# Deformation over a principal base

A deformation of a surface under which the directions of extremal deformation remain unaltered. The net formed by the curves which have the direction of extremal deformation is conjugate on each surface and is called the principal base of the deformation. For example, a helicoid has an infinite number of principal bases; surfaces of rotation and general canal surfaces allow a deformation over a principal base with geodesics as one family (see also Voss surface). The problem of investigating a deformation over a principal base was posed by K.M. Peterson [1]; in 1866 he established that if a surface is isometrically transformed into two surfaces and such that the directions of extremal deformation (and consequently, the base of the deformation, cf. Base of a deformation) from to coincide with the directions of extremal deformation of to , then a deformation of the surface exists which includes and , with the same directions of extremal deformation. In other words, if a conjugate net on serves as the base of two different deformations and , then it is a principal base of deformation.

If the surfaces , and are known, then all remaining surfaces obtainable by deforming over a principal base are determined by the following theorem: Let be the normal curvature of in the direction of one of the two families of the principal base at an arbitrary point , while , , are the normal curvatures of the surfaces , and at the corresponding points and in the corresponding directions, then the cross ratio is a constant quantity for all positions of on .

A surface which allows a deformation over a principal base can be characterized by only the spherical image of the principal base: The equations which describe a deformation over a principal base are transformed so as to contain only the coefficients of the line element of the spherical image of the surface and take the form: (Kosser's equation), where , are the Christoffel symbols of the third fundamental form of the surface, while the differentiation takes place along the coordinate lines which form the principal base of the deformation. The spherical image of the principal base of the deformation coincides with the spherical image of the asymptotic lines of the Bianchi surface which is the rotation indicatrix (or the adjoined surface) of the infinitesimal deformation of corresponding to the deformation over a principal base, as well as to the Clifford image of the asymptotic lines of a surface in an elliptic space (which is the rotations diagram of the deformation over a principal base of ).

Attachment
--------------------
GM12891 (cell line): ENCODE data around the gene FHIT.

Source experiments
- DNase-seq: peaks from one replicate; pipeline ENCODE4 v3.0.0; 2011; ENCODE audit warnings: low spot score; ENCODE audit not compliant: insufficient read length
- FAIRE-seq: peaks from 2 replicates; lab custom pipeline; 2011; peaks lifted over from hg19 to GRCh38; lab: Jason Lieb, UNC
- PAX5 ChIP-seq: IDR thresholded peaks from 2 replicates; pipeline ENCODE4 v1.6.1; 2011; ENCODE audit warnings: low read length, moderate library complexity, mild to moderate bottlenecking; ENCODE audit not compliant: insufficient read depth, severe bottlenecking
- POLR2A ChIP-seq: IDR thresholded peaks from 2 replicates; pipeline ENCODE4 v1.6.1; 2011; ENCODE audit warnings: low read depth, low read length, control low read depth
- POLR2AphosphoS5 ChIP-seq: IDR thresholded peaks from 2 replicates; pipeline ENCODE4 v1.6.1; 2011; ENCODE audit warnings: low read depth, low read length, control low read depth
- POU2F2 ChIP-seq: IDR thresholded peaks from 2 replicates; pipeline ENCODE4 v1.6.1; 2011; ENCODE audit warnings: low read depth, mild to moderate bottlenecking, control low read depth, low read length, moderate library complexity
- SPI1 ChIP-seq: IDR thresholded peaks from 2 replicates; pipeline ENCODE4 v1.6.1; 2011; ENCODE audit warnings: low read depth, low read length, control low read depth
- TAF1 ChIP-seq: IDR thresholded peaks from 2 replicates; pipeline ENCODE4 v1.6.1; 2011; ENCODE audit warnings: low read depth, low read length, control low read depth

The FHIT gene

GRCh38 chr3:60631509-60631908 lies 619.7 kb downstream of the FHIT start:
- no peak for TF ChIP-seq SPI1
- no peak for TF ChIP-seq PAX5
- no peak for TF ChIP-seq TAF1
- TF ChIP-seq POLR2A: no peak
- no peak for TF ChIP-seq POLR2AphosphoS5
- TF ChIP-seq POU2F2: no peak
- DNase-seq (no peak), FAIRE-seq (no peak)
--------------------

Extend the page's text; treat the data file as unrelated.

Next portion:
Not all surfaces have a principal base; surfaces which allow of a deformation over a principal base form a special class of surfaces . A deformation over a kinematic base is a generalization of a deformation over a principal base; it is defined by the fact that the coefficients of the second fundamental form satisfy the equation , where is a non-degenerate tensor and is a function depending on the metric of the surface and on its derivatives.

#### References

[1] | K.M. Peterson, Mat. Sb. , 1 (1866) pp. 391–438 |

[2] | V.F. Kagan, "Foundations of the theory of surfaces in a tensor setting" , 2 , Moscow-Leningrad (1948) (In Russian) |

[3] | S.P. Finikov, "Deformation over a principal base and related problems in geometry" , Moscow-Leningrad (1937) (In Russian) |

[4a] | N.N. Luzin, "Proof of a theorem in deformation theory" Izv. Akad. Nauk. SSSR Otd. Tekhn. Nauk , 2 (1939) pp. 81–105 (In Russian) |

[4b] | N.N. Luzin, "Proof of a theorem in deformation theory" Izv. Akad. Nauk. SSSR Otd. Tekhn. Nauk , 7 (1939) pp. 115–132 (In Russian) |

[4c] | N.N. Luzin, "Proof of a theorem in deformation theory" Izv. Akad. Nauk. SSSR Otd. Tekhn. Nauk , 10 (1939) pp. 65–84 (In Russian) |

**How to Cite This Entry:**

Deformation over a principal base.

*Encyclopedia of Mathematics.*URL: http://encyclopediaofmath.org/index.php?title=Deformation_over_a_principal_base&oldid=15521